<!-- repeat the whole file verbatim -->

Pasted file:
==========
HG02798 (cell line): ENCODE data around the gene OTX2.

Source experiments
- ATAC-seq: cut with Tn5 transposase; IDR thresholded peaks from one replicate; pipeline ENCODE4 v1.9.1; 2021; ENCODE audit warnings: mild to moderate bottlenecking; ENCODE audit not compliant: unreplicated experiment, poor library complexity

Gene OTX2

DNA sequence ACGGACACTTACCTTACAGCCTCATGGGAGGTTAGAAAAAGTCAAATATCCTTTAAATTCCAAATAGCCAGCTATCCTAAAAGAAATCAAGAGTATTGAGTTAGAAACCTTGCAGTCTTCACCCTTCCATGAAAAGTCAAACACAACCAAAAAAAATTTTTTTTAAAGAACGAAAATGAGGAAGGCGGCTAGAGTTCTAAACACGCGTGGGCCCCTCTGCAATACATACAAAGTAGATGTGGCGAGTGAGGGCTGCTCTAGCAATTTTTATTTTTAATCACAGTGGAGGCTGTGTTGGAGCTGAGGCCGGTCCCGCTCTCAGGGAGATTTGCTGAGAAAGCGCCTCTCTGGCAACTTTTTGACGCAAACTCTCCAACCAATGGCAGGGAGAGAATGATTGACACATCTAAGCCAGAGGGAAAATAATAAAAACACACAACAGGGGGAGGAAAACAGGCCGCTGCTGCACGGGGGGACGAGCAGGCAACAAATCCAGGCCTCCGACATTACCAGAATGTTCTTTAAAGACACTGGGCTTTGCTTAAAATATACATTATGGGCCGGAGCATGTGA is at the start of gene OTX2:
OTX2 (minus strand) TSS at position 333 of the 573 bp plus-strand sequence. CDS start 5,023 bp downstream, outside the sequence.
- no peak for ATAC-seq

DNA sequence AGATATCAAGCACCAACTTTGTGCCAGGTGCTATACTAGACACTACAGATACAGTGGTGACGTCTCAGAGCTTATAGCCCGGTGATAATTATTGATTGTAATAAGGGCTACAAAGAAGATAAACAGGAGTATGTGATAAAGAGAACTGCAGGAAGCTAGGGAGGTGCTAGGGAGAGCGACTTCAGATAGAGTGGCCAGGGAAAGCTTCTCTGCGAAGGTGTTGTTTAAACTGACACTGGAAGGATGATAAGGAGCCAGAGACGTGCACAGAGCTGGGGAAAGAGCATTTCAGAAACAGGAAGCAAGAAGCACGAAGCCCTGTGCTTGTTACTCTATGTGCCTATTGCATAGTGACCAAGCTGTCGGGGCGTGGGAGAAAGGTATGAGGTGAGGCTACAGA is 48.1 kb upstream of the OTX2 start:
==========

HG02798 (cell line): ENCODE data around the gene OTX2.

Source experiments
- ATAC-seq: cut with Tn5 transposase; IDR thresholded peaks from one replicate; pipeline ENCODE4 v1.9.1; 2021; ENCODE audit warnings: mild to moderate bottlenecking; ENCODE audit not compliant: unreplicated experiment, poor library complexity

Gene OTX2

DNA sequence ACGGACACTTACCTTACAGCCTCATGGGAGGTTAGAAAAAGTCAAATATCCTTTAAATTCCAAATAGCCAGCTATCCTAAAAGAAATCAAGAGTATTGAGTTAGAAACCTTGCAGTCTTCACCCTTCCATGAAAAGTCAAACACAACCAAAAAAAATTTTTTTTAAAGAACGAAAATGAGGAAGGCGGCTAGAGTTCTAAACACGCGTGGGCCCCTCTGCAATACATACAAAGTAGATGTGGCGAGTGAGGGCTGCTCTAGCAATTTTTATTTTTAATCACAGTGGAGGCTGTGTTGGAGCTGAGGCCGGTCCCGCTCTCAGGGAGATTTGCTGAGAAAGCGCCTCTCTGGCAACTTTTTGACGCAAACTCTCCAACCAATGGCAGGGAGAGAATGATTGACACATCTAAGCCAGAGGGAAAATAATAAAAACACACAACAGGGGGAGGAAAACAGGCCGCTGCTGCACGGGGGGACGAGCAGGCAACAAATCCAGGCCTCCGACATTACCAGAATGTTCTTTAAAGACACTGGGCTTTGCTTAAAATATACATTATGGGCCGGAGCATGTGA is at the start of gene OTX2:
OTX2 (minus strand) TSS at position 333 of the 573 bp plus-strand sequence. CDS start 5,023 bp downstream, outside the sequence.
- no peak for ATAC-seq

DNA sequence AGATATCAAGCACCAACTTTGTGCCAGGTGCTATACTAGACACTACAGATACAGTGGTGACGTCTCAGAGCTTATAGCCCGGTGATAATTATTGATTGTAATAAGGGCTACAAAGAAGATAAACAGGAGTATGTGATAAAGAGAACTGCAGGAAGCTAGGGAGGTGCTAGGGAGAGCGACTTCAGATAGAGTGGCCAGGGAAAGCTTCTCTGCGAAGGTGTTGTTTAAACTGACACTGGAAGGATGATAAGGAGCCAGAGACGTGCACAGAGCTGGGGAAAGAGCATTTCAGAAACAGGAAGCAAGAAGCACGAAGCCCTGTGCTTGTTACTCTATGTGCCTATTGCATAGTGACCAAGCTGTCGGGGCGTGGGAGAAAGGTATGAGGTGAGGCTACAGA is 48.1 kb upstream of the OTX2 start: